Diana Gabaldon’s Outlander

It’s 2006, and the sixth novel of Diana Gabaldon’s Outlander series, A Breath of Snow and Ashes, has just recently won the 2006 Quill Award in the Science Fiction/Fantasy/Horror category. For some of you, it may be 2007 or beyond, but like Gabaldon does in this series, I’m going to allow that time may have a more elastic quality than we have hitherto thought. In fact, like Outlander heroine Claire Randall, I’m going to step through my ring of magical stones here, and. . . . Ah! Here I am in 1991, with the first book of Gabaldon’s series, Outlander, newly published under the title Cross Stitch.

In 1945, Claire has just completed four years as a WWII Royal Army nurse. She and her husband Frank Randall have been reunited, but both are having difficulty readjusting to civilian life and to the awkward dance of compromise and affection and boredom that delineates their marriage. In an effort to rekindle their romance they have rented a room at a quaint bed-and-breakfast in the Scottish Highlands, and it’s Claire’s not-so-secret wish that they will be able to conceive a child.

The first two chapters of Outlander are stressful to read at times; something seems missing from the lives of Frank and Claire, and not just the baby Claire hopes for. So when they stumble across the otherwise perfectly ordinary housewives of the village wrapped in bedsheet togas and performing druidic rituals around a smaller version of Stonehenge, it seems like a joke, or an amusing diversion. But when Claire returns to the stone circle the following day, she’s sucked into a magical force surrounding the rocks, and spit back out in the year 1743.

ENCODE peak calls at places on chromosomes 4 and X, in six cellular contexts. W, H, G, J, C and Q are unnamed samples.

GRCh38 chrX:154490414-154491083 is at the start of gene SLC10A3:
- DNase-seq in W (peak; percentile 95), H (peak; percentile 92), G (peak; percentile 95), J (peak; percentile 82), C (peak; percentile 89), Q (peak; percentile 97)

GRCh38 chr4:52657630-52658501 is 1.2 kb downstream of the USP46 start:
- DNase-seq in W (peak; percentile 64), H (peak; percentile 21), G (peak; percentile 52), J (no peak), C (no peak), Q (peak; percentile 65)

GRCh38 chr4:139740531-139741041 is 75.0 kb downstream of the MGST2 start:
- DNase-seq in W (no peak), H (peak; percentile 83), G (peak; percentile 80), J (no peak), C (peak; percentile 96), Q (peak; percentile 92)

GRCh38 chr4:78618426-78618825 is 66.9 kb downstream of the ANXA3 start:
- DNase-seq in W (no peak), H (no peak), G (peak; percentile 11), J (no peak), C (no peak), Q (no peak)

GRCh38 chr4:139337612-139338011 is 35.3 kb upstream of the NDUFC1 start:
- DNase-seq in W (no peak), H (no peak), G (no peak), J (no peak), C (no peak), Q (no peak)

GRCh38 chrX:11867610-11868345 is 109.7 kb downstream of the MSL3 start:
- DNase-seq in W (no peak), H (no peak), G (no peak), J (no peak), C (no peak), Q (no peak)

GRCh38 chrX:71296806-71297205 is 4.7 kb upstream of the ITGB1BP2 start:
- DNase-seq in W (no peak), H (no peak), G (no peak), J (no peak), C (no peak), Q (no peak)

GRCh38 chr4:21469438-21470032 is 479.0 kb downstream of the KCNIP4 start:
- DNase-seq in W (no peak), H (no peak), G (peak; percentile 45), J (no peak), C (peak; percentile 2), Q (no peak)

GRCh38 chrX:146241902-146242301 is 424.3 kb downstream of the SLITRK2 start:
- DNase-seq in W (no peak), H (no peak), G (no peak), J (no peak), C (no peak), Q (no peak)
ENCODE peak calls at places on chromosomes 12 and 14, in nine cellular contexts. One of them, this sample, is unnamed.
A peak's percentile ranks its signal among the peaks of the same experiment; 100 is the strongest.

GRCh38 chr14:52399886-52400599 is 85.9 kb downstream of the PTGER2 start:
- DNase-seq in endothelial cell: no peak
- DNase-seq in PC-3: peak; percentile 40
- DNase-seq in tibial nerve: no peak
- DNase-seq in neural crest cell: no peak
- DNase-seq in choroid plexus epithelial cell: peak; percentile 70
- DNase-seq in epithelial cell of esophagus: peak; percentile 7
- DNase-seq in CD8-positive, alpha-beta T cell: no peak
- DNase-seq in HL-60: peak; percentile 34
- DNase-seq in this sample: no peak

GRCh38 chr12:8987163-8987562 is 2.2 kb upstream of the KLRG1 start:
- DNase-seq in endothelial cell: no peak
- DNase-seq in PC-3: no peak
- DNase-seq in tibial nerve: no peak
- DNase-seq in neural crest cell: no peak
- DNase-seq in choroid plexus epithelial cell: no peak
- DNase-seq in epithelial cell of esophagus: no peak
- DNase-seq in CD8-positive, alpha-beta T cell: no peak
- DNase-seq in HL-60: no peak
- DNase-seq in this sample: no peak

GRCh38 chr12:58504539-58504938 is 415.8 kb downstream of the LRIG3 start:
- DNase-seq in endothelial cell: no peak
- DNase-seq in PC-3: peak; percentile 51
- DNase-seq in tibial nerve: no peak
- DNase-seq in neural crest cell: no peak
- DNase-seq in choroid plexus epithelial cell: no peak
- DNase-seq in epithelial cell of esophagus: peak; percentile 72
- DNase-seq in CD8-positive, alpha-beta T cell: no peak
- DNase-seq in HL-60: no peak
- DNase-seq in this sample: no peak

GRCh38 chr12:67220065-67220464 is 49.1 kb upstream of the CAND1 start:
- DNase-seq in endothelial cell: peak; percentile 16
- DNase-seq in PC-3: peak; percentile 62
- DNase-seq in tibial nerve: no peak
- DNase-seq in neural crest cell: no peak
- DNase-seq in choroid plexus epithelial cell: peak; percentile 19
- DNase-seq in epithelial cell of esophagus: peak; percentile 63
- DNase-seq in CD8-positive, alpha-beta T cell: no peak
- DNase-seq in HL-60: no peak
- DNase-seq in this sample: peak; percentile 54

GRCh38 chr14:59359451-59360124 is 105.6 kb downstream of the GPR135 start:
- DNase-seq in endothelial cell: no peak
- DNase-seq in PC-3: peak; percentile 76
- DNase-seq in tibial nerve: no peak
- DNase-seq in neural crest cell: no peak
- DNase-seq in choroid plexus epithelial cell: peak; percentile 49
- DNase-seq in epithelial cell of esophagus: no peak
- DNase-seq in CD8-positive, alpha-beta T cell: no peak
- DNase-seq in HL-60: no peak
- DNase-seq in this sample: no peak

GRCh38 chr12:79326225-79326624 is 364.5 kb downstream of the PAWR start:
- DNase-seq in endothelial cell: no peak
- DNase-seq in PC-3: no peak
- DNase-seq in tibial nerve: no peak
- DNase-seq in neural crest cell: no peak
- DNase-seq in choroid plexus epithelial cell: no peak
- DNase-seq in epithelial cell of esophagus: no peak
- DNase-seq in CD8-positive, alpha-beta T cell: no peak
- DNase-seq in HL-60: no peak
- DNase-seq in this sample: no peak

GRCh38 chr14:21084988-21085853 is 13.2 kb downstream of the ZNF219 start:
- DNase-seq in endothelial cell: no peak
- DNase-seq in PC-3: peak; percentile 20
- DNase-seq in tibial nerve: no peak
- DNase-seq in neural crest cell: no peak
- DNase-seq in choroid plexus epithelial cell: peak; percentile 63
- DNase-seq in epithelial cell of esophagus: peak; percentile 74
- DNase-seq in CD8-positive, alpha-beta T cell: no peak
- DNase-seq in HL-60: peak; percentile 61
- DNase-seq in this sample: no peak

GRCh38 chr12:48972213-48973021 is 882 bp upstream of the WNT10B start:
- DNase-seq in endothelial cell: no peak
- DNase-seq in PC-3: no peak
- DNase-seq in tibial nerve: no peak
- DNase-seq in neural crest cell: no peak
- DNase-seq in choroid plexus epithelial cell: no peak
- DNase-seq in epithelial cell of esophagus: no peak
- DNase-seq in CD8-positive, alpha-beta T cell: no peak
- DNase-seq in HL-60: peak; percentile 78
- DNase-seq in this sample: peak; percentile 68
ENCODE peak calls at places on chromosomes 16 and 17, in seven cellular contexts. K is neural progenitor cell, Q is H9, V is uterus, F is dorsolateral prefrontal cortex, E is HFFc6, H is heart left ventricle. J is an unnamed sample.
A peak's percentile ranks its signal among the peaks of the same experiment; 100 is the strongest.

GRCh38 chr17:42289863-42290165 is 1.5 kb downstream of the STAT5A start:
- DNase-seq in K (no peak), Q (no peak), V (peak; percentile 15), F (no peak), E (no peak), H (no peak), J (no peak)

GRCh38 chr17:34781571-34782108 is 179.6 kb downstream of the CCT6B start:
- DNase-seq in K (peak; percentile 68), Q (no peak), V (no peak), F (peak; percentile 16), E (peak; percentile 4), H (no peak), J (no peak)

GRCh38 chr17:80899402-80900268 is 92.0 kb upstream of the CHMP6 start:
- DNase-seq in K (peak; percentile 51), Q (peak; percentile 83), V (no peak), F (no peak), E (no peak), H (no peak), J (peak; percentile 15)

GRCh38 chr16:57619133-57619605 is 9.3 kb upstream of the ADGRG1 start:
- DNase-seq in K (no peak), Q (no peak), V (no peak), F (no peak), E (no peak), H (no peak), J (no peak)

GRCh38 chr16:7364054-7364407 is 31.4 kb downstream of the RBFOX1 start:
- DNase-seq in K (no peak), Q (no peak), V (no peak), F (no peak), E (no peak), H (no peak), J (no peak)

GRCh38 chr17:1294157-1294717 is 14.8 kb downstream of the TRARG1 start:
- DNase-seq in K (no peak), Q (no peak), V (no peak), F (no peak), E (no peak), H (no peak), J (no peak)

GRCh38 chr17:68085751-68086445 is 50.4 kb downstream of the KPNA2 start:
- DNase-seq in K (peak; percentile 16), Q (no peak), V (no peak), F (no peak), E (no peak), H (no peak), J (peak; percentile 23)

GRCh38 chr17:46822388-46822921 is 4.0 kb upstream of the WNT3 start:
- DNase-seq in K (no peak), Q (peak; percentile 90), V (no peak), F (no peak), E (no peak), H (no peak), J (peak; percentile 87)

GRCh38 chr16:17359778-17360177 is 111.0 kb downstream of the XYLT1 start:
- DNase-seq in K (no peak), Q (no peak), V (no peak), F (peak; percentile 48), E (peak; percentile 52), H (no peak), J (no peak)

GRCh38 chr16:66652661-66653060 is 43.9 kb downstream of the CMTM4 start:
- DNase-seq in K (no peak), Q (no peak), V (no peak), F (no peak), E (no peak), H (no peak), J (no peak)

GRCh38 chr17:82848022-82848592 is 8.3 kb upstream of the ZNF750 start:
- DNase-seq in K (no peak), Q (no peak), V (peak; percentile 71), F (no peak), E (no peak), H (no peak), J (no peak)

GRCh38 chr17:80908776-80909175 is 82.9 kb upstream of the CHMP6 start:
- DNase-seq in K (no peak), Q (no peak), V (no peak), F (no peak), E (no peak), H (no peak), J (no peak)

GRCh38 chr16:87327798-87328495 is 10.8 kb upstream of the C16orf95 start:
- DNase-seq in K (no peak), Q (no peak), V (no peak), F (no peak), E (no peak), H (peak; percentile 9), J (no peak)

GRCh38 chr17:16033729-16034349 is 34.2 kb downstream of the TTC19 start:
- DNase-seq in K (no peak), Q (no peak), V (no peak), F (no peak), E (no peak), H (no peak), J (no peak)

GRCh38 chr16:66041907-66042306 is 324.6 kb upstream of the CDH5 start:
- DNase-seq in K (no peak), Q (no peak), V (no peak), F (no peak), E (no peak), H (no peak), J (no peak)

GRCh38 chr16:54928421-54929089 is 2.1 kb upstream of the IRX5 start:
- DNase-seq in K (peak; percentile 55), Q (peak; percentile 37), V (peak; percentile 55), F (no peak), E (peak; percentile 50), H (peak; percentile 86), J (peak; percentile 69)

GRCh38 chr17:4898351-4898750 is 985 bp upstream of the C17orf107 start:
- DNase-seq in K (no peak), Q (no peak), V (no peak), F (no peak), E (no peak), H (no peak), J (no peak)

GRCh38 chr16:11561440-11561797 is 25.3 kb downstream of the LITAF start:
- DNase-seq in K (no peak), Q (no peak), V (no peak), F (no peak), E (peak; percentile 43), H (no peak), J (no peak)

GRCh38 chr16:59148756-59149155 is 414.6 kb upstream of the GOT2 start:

Almost immediately, the opening chapters make perfect sense. Claire was missing something; a lot of somethings. Important somethings like excitement and fulfillment and true love. No wonder I thought Frank Randall was such a petulant, self-absorbed ass; Gabaldon was making it easy for me, the reader, to have no regrets leaving him behind.